Climate change provides another case study.  Last century, policy makers all over the world became aware of projections by climate scientists that suggested that our quality of life could not be sustained without considerable behavioural change, and that a failure to change behaviour dramatically would probably have devastating consequences for the physical environment and for human welfare.  Climate science projections typically involve a time-scale of a century or more.  And while the ‘central case’ is always alarming, most projections provide a wide range of plausible outcomes.

All policy proposals to mitigate climate change involve relatively certain short-term costs in return for considerably less certain, and very distant, future benefits.   Unsurprisingly, people who are highly susceptible to myopia and loss aversion simply don’t ‘get it’.

And there is a further challenge for those who propose measures to mitigate climate change.  This is due to what economists label the ‘free-rider’ problem, a source of market failure that undermines the optimal provision of public goods, national security being the classic example.  Unlike private goods, public goods are both indivisible and non-excludable.  These characteristics mean that everybody has access to the same quantity of the public good regardless of what they pay for it, even if they pay nothing.  (Different people might value the same quantity more or less highly, as they do private goods.)  But if you access the same quantity as everybody else irrespective of what you pay, then why would you pay anything at all?  Surely, it is rational to ‘free ride’ on others.  This is why the provision of public goods is a responsibility of government, with its unique power to raise revenue through taxation.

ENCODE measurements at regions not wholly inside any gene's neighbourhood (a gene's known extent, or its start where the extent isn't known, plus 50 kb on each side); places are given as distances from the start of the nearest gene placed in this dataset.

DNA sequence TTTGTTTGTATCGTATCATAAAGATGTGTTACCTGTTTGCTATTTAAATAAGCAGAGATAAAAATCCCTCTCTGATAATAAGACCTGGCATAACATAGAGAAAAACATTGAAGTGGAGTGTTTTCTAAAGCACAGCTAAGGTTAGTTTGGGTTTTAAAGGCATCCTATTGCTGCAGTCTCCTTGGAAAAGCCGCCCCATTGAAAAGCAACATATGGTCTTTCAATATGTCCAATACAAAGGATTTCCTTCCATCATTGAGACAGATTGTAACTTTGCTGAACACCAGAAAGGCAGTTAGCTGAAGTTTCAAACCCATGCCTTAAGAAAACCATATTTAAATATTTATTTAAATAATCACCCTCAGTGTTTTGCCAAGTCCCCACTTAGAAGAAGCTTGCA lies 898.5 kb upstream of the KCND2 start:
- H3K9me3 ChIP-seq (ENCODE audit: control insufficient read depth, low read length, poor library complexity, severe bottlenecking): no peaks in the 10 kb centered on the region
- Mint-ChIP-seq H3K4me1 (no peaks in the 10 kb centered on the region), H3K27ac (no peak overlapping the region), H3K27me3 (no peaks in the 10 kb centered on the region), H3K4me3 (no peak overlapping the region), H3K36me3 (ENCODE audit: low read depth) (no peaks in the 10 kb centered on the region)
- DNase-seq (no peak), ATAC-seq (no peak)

Of course, even with the provision of public goods being underpinned by taxation, people will still seek to free-ride. This form of behaviour is labeled tax avoidance.  Avoiding contributing to the financing of public goods seems to make sense from the perspective of the individual, since it avoids a personal cost without impacting the benefit received.

Climate change mitigation is a global public good.  Every individual in every nation benefits, irrespective of the cost they bear from the mitigation activity.  So why wouldn’t every nation ‘free-ride’ on others?  Surely, it is rational for every nation to avoid making any contribution to mitigation.

Myopia, loss aversion and free-rider problems encourage political leaders to assume a posture of complacency.  Nothing needs to be done urgently, and doing anything at all might merely be to impose an avoidable short-term cost on the nation, with no impact on global events.  Better to adopt a posture of comfort and relaxation: ‘She’ll be right, mate.’

It is no wonder climate change policy has proved so difficult.  Yet in 2007 every government in Australia – Commonwealth, State and Territory – was united on the desirability of implementing a world’s best emissions trading scheme (ETS) to achieve climate change abatement, with the Howard Government being the last to join the consensus.  How did Australian governments arrive at that position?

Before answering that question, it is worth noting that climate change mitigation is not the only global public good in respect of which our governments have had to consider an appropriate posture.  Most Australians would consider it a defining national characteristic that we have been prepared, on several occasions, to make an out-sized contribution; an effort considerably larger than what might be anticipated by reference to our tiny population and GDP shares.  Think of our human sacrifices in the two world wars of the last century and in our participation in the so-called ‘war on terror’ in the wake of the horrific events of 11 September 2001. These and several other disproportionate efforts have sent a message, both domestically and internationally, that Australia will act decisively, and join any coalition of willing partners motivated to make the world a safer place for this and future generations.  We can always be counted on to make a disproportionate contribution to that goal.